Third, the asymmetry between the composition of the Committee on Discipline–which handles all other disciplinary offenses except for sexual misconduct cases, such as plagiarism and drug possession–and the Honor Committee should be reviewed. The Committee on Discipline is composed of both students and faculty, whereas only students comprise the Honor Committee. The status quo is defended by pointing to the unique, student-only nature of the Honor Code itself. The distinctive ethos of Princeton’s Honor Code depends on professors being absent during all processes related to the Honor Code, from the exam itself to investigation of violations to adjudication. Additionally, all members of the Honor Committee are on equal footing during deliberations; there is no added weight given to what a professor might say about a case.

On the other hand, having professors on the Honor Committee would mitigate possible abuses of power. While we commend those students serving on the Committee for their effort and dedication, there is a common perception among students that the Committee sometimes acts capriciously. Such evidence is obviously anecdotal by its nature, but the appearance of fairness is important by itself, whether or not actual issues of fairness arise. Professors would be less likely to know the student accused, and would not know him or her as a peer, making it easier to render an impartial decision. They would also, by virtue of their career and experience, likely be more used to positions of power, increasing professionalism and procedural decorum.

Lastly, the transparency of the Honor Committee should be reviewed. The Board recognizes that some level of obscurity is necessary to maintain anonymity of the accused and to protect privacy. However, students’ confidence in the procedures and outcomes of the Honor Committee and, ultimately, the Honor Code, depend on understanding what occurs. In this instance too, the Committee on Discipline offers a possible model. They release an annual report detailing the general type of offenses committed, and the number of students found guilty of each offense. The Honor Committee could follow this example by providing general information, such as the number of students accused of and found responsible for various offenses, like using a cellphone during an exam or tampering with a graded exam and then submitting it for a regrade. Such information could give valuable context to the student body as a whole, increasing institutional trust, without compromising student privacy.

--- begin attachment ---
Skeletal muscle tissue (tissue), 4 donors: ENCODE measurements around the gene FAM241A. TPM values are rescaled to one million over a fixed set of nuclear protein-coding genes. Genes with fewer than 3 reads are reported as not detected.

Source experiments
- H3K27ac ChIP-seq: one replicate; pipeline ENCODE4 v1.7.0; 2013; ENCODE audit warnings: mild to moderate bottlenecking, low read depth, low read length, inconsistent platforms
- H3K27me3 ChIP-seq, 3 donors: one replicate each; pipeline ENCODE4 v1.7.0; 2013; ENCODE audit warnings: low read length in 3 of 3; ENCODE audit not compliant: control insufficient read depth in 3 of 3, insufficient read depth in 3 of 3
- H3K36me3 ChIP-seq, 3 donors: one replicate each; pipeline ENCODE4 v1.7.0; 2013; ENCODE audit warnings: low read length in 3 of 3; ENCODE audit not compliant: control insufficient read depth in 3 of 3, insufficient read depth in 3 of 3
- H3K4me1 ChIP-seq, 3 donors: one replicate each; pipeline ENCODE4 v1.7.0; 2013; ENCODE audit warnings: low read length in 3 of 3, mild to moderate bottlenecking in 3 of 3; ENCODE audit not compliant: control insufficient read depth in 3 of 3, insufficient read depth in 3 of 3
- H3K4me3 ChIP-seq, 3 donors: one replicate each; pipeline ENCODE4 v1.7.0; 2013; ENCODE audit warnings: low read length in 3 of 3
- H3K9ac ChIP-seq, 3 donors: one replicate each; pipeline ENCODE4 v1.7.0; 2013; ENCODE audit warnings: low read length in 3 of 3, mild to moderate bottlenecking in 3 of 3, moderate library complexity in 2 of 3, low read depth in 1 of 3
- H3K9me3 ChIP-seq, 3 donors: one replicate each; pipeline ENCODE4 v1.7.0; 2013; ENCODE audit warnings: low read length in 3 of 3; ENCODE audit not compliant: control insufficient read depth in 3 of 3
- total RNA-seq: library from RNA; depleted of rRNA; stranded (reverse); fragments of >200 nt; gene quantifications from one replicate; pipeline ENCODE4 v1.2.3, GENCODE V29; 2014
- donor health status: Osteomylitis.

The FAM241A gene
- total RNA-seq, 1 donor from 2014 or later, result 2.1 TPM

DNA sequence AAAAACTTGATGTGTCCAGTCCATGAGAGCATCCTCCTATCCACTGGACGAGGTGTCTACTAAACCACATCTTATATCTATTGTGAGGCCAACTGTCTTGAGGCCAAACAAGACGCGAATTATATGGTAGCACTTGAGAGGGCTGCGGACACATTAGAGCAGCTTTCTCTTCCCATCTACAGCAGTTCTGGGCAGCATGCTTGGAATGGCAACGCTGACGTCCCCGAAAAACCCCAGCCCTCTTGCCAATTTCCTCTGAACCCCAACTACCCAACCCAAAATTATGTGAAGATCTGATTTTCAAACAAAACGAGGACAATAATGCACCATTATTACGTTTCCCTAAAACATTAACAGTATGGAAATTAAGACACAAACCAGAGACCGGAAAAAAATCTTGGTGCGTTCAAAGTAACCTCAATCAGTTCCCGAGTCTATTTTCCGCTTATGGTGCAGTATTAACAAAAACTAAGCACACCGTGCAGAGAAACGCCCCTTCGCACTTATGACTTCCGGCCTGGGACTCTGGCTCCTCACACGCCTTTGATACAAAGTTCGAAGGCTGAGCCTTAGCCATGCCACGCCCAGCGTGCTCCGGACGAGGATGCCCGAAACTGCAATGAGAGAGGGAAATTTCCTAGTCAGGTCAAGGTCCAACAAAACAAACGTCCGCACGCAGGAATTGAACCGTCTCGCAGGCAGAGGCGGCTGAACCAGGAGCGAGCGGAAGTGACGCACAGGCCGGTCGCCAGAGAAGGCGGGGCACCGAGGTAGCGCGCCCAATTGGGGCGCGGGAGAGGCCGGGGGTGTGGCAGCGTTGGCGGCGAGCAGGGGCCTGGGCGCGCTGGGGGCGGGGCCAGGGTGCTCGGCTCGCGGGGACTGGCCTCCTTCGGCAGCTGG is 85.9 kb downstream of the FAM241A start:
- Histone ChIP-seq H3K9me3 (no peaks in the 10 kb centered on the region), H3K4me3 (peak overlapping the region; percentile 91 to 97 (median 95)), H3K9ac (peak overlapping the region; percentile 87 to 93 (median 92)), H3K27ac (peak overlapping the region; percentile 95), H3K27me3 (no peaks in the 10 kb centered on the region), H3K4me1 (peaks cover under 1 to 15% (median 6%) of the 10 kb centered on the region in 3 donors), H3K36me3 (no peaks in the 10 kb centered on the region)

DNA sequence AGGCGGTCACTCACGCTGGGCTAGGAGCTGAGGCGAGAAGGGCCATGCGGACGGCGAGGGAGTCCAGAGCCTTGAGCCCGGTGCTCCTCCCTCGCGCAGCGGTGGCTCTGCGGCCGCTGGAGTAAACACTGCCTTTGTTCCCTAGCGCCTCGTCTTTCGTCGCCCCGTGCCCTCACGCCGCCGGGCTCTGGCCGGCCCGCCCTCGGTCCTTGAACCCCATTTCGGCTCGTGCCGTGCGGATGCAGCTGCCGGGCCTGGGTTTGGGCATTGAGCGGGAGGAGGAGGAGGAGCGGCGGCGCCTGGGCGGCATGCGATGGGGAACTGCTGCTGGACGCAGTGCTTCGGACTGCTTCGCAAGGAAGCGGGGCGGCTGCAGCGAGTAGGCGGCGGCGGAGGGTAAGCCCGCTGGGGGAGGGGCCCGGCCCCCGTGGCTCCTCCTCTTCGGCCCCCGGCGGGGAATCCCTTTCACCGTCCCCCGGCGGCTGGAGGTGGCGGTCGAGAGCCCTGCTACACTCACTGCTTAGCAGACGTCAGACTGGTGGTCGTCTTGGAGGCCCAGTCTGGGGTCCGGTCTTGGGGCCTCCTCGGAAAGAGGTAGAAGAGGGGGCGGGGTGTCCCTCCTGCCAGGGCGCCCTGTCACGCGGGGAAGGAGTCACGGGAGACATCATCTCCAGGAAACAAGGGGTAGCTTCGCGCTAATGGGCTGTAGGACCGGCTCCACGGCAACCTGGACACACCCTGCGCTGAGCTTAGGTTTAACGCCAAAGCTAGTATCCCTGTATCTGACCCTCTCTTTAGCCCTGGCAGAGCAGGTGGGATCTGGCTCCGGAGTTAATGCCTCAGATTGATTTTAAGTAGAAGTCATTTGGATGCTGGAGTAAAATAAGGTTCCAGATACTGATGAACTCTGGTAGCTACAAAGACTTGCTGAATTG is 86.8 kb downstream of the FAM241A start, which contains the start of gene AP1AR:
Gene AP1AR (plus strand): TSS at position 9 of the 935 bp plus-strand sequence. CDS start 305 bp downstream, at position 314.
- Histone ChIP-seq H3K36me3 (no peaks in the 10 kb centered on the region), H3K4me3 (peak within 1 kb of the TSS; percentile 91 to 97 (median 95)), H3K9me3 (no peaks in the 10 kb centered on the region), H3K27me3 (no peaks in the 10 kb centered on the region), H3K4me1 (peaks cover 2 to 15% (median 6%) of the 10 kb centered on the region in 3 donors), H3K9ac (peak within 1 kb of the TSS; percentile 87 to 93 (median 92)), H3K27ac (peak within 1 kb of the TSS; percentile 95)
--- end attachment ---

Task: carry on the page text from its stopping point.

The Subcommittee’s review of the Honor Constitution provides a valuable opportunity to re-examine the procedures and practices of a body that is of great importance to all students, whether or not they are ever called before it. We urge the subcommittee to carefully consider both sides of the issues outlined above, with the ultimate goal of allowing the Honor Code and Committee to better serve all students.

Carolyn Liziewski ‘18 recused herself from the writing of this editorial.